Nearly 200 colleges and universities have joined a program, sponsored by the National Security Agency (NSA), that defines terms of a cybersecurity curriculum designed to create the next generation of national IT defense experts.
To qualify for certification as a National Center of Academic Excellence in Information Assurance or Cyber Defense – a program co-sponsored by the Department of Homeland Security and housed in the NSA headquarters in Ft. Meade, Md. – schools must teach classes in C, networking, discrete math, cyberdefense and other topics, according to an announcement published Nov. 12.
An October survey sponsored by defense contractor Raytheon Corp. found that only a quarter of students are interested in careers in cybersecurity, and that universities rarely suggest it as a potential career path.
In February, DHS launched a program designed to promote cybersecurity careers, further expanding the effort in September. The current push stems from the NSA’s National Centers of Academic Excellence – a long-running program designed to promote cryptography and cybersecurity.
More than 180 schools have become part of the program, though it’s not clear how many are developing cybersecurity curricula based specifically on NSA criteria. Schools in the program have access to resources to help teach cybersecurity but are not required to teach to specific criteria or adhere only to NSA-approved topics or classes for cybersecurity programs.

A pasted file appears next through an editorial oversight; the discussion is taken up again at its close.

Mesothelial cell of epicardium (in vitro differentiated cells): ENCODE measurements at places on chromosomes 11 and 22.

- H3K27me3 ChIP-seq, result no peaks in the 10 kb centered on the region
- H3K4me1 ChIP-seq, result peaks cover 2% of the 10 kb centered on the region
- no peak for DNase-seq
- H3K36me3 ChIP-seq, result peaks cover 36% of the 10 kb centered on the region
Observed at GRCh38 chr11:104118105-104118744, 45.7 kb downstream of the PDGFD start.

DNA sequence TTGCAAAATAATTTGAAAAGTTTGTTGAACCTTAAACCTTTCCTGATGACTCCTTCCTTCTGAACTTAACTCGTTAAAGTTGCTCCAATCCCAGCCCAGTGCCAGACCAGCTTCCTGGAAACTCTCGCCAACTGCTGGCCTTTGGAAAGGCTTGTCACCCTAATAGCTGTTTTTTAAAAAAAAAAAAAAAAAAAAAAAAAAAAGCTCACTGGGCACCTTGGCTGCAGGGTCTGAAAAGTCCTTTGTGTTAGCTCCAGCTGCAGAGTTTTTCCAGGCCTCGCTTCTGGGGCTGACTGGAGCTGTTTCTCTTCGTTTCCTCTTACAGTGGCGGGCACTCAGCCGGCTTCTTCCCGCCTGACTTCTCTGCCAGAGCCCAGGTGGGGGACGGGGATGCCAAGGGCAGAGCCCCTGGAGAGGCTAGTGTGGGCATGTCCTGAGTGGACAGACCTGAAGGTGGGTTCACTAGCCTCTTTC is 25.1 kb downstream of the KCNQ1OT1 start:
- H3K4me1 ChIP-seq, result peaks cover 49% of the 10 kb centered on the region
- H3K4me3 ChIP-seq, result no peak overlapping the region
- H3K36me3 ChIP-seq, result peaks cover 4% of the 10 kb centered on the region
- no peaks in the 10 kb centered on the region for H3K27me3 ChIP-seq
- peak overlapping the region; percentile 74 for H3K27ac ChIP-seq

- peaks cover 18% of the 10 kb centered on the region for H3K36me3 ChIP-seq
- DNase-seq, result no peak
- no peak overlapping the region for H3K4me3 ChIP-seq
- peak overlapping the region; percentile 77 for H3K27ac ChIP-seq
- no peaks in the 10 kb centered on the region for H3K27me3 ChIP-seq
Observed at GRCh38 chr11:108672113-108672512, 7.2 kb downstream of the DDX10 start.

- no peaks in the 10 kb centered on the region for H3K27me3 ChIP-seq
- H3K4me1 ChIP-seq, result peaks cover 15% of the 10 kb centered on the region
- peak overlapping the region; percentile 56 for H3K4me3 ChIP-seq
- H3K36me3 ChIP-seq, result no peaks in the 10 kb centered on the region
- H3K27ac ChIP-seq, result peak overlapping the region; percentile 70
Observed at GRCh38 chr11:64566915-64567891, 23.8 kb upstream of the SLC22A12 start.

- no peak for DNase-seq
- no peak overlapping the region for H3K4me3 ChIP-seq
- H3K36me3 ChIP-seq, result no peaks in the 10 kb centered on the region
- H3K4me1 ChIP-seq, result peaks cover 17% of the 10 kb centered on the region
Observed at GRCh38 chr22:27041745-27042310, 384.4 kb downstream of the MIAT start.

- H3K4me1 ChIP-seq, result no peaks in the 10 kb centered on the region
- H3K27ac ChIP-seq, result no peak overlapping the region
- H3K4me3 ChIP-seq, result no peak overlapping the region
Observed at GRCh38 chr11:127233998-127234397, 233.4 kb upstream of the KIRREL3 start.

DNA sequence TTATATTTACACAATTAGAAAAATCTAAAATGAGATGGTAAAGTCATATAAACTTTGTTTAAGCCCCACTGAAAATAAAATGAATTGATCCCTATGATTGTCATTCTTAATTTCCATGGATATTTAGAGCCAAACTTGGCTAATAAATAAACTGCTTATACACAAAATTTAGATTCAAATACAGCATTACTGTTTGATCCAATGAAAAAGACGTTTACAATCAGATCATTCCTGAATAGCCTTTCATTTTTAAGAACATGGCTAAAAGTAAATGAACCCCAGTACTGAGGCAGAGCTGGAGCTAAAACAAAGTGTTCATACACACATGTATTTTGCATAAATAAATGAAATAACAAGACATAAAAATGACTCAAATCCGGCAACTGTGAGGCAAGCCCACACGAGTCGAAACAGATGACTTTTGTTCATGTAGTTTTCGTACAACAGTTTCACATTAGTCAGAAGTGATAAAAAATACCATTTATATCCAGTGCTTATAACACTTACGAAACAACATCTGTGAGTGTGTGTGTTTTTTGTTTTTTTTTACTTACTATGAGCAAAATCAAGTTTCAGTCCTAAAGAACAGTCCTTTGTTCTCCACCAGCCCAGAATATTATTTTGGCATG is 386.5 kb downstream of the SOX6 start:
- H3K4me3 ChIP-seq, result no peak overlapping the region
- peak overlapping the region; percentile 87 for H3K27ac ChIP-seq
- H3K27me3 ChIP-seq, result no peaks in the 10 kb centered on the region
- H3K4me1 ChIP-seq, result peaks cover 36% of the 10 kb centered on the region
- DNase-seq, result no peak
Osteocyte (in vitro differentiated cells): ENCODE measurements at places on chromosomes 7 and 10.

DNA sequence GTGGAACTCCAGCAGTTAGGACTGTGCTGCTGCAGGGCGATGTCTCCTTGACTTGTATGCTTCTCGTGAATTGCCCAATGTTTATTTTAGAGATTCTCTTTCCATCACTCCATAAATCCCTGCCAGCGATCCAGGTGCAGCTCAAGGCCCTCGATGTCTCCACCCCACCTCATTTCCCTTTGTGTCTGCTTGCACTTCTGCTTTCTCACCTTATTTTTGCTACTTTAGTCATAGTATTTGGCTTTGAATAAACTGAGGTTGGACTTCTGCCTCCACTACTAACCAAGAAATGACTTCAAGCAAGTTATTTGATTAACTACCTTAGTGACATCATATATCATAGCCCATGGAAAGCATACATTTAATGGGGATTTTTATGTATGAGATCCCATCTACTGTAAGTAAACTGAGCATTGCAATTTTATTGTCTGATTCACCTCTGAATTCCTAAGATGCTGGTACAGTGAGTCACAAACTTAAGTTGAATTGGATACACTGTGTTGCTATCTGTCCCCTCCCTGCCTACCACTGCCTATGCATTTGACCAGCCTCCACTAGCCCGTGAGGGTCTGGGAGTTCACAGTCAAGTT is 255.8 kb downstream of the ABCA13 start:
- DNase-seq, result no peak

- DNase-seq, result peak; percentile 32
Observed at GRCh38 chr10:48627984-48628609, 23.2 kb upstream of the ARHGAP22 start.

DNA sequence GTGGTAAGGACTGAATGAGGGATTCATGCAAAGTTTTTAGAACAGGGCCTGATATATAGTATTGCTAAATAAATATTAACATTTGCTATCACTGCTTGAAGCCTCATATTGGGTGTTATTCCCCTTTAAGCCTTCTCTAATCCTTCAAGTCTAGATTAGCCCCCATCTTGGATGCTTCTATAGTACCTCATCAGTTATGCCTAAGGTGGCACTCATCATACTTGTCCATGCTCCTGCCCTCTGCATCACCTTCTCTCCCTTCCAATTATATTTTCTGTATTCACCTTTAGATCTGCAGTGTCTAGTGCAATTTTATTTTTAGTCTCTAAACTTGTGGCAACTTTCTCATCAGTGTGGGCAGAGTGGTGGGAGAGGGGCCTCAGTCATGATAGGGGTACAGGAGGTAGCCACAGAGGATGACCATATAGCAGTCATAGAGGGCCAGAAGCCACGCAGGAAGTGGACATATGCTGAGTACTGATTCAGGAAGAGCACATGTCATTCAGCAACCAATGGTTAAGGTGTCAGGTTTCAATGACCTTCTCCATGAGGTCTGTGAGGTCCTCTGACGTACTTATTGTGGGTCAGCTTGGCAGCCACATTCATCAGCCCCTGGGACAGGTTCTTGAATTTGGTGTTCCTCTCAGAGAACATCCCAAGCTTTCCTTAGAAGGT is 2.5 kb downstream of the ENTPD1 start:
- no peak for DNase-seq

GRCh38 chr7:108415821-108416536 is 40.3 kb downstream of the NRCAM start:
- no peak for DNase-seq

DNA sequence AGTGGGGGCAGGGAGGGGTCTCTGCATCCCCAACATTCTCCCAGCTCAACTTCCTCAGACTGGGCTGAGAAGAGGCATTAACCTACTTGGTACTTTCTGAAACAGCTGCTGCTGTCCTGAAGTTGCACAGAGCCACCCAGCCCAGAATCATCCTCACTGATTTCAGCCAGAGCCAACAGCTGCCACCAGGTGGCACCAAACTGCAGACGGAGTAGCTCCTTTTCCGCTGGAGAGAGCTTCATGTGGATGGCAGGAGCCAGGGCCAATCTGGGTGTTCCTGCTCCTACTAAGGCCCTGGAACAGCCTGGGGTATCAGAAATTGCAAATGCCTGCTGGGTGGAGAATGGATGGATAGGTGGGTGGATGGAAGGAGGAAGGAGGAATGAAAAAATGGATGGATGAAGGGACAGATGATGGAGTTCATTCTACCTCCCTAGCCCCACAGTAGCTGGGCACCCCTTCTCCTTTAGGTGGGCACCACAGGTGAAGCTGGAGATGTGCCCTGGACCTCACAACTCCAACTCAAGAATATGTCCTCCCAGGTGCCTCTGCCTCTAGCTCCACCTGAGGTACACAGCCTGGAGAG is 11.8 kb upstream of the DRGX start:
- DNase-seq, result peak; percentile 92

The NSA’s use-case example is a program called Advanced Cybersecurity Experience for Students (ACES) at the University of Maryland, which was created with a $1.1 million grant from defense contractor Northrup Grumman.
The ACES program – in which 57 students have enrolled – uses a multidisciplinary approach to security that is less technical than other security programs, according to a statement from Michel Cukier, director of ACES. It includes classes on computer science, engineering and business with a focus on analysis skills.
“Things will change, it’s a field where you need to learn all the time,” Cukier said. “We want to teach students that they need to keep their eyes open to get the most global picture to solve the problem.”
The current hot-spots in cybersecurity revolve around international cyberespionage incidents, including allegations that the NSA eavesdropped on the cell phone of German Chancellor Angela Merkel. The NSA online-spying scandal, involving Internet companies such as Google and Yahoo, could cost U.S. cloud providers up to $35 billion per year by scaring off international companies leery of its influence within the U.S., according to analysts quoted for a Nov. 8 San Jose Mercury News story.
But fears of widespread cyber-disaster, such as an e-attack that takes down the U.S. power grid, are probably unrealistic, according to Jason Healey, director of the Cyber Statecraft Initiative at conservative Washington think-tank The Atlantic Council, which sponsored a cyberwar-focused security conference Nov. 11.
Image: Shutterstock.com/Rena Schild, NSA,DHS